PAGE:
"We want to become a key competitor in the Spanish concession market"
'Ensuring water abundance through efficient management'. Miya was born in 2008 with that mission. Eleven years later, and just after being bought by the international PE group Bridgepoint, we can say the company has proven through its actions that the dream of founder Shari Arison could become true. After a successful trajectory reducing non revenue water (NRW) that includes textbook cases of success such as the one in the Philippines with Maynilad Water Services, in 2016 Miya entered into the water operator business. The results of the acquisition of Portuguese company Indaqua confirm we are before an impressive competitor, whose next objective is Spain. To learn first-hand about theirs plans for expansion in Spain, we spoke with Amit Horman (CEO of Miya), Noam Komy (Chief Growth Officer) and Enrique Castiblanques (CEO of Indaqua). From our conversation, which you can read below, we can see that their proposal will stir the peaceful waters of the Spanish concession market.
Question: Firstly, we would like to know about your career paths up to your current position at Miya.
Amit Horman: I have more than 10 years' experience in the water sector. I started my career in the financial sector, leading some IPO processes in the tech sector. Later on, I moved to the high tech field in various positions, including Senior Operation positions in multibillion companies. In 2008 I joined Miya Water, where I have been Chief Executive Officer and Chief Financial Officer.
Noam Komy: I started my career in law specializing in utilities, administrative and environmental aspects. I joined Miya in 2013 as Vice President Strategy Corporate Development. Currently I lead the growth activities of Miya including M&A and international business development.
Enrique Castiblanques: I have more than 20 years of experience in the water sector mainly in Portugal and internationally. Prior to Miya, I worked in Aguas de Portugal as CEO of the concession arm, that was later privatized. In 2016, I joined Miya as Vice President of Concession Management and CEO of Indaqua.
After a successful trajectory reducing non revenue water (NRW) that includes textbook cases of success such as the one in the Philippines with Maynilad Water Services, in 2016 Miya entered into the water operator business.
Q: Miya Water was born with the goal of ensuring an abundant supply of freshwater through efficient management of existing resources. What have been the main milestones for the company since then?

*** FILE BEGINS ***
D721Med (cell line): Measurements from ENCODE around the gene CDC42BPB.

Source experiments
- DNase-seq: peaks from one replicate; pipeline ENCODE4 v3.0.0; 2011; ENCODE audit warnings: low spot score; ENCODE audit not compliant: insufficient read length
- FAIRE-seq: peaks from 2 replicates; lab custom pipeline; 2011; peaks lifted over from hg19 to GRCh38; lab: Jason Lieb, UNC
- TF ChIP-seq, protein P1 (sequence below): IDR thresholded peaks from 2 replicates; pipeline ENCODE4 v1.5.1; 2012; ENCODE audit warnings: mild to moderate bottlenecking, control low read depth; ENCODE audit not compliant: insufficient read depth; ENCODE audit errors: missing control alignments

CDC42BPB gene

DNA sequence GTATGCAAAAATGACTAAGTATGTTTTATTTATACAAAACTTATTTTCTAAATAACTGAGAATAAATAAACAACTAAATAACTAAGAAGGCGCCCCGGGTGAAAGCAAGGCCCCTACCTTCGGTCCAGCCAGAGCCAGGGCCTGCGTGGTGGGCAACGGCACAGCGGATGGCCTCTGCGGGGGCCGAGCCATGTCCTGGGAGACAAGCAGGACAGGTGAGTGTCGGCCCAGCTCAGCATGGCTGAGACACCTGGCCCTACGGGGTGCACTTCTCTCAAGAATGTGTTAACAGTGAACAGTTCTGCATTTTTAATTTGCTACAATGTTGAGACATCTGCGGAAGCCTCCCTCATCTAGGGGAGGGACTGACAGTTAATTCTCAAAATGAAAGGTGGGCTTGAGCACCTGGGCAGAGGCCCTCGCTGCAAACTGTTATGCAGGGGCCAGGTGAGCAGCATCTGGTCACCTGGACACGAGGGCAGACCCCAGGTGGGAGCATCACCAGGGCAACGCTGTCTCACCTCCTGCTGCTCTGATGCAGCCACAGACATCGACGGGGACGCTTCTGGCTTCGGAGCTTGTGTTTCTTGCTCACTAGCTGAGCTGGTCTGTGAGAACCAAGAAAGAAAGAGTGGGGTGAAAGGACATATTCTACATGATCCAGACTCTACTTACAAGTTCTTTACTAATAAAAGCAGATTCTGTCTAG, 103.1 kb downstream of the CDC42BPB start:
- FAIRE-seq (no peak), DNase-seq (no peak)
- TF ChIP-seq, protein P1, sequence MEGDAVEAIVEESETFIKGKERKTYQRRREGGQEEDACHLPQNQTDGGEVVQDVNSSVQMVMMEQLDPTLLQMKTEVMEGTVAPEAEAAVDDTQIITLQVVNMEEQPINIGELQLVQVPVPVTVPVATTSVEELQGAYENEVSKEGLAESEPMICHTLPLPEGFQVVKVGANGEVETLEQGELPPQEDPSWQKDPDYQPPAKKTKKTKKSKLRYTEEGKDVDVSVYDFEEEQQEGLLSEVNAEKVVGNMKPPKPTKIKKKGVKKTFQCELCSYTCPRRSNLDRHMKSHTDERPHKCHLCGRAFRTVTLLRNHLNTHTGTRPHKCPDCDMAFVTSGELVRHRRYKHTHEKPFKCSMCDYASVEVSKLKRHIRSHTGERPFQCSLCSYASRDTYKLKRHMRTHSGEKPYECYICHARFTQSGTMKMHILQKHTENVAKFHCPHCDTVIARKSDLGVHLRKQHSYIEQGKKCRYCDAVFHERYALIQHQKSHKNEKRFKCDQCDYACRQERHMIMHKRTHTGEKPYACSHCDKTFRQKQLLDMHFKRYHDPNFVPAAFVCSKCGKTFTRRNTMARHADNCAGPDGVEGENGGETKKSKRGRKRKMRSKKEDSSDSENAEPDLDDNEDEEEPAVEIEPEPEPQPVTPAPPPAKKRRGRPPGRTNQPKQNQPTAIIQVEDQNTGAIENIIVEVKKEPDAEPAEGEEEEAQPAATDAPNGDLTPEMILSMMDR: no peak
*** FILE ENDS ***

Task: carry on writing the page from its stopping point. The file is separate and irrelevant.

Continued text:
A.H.: Miya was established in 2008 to change the way that people interact with and use water resources. The idea was that through efficiency you can achieve significant results and change the way water utilities conduct their operation. After winning and performing large scale efficiency projects focused on non revenue water reduction for utilities worldwide, Miya decided to purchase and operate utilities, aiming to create value through improving the operational and financial results. In 2016 Miya acquired the control of the largest private water operator in Portugal, establishing itself in this segment.
We operate in two segments: as a water operator, and in the field of water efficiency. We provide end-to-end integrated solutions for urban water systems and act as the operator of water and waste water assets, mainly through long-term concession-based business models.
Nowadays, we are one of the leading efficiency-oriented companies in the water sector, with vast experience and a full range offering for water utilities including water efficiency, commercial management and water treatment. Miya provides urban water efficiency tools, designing and implementing solutions that significantly improve the clients' financial and operational efficiency. Moreover, it supplies water and wastewater services to more than 1.4 million people in Europe, North America and Africa through various engagement models.
Q: Early in 2019 the acquisition of Miya from Arison by the British fund Bridgepoint, for 260 million dollars, was announced. What will this acquisition mean?
A.H.: The acquisition of Miya by Bridgepoint represented a milestone for the company. It showed the confidence the financial sector has in Miya and its management team, which has remained in place and invested significant capital in the company. Thanks to Bridgepoint, Miya has strong financial backing to support growth, including through M&A.
It also gives us more capacity to expand our presence, not only at the local level but also internationally. Bridgepoint is a relevant player in Iberia holding in companies such as the Spanish Dorna, an international sports management, marketing and media company, or the Portuguese Sapec Agro Busines, an agricultural crop protection and nutrition business.
Q: Miya has been present in the Iberian Peninsula since 2016, through its subsidiary Indaqua. What is the company's experience in Portugal?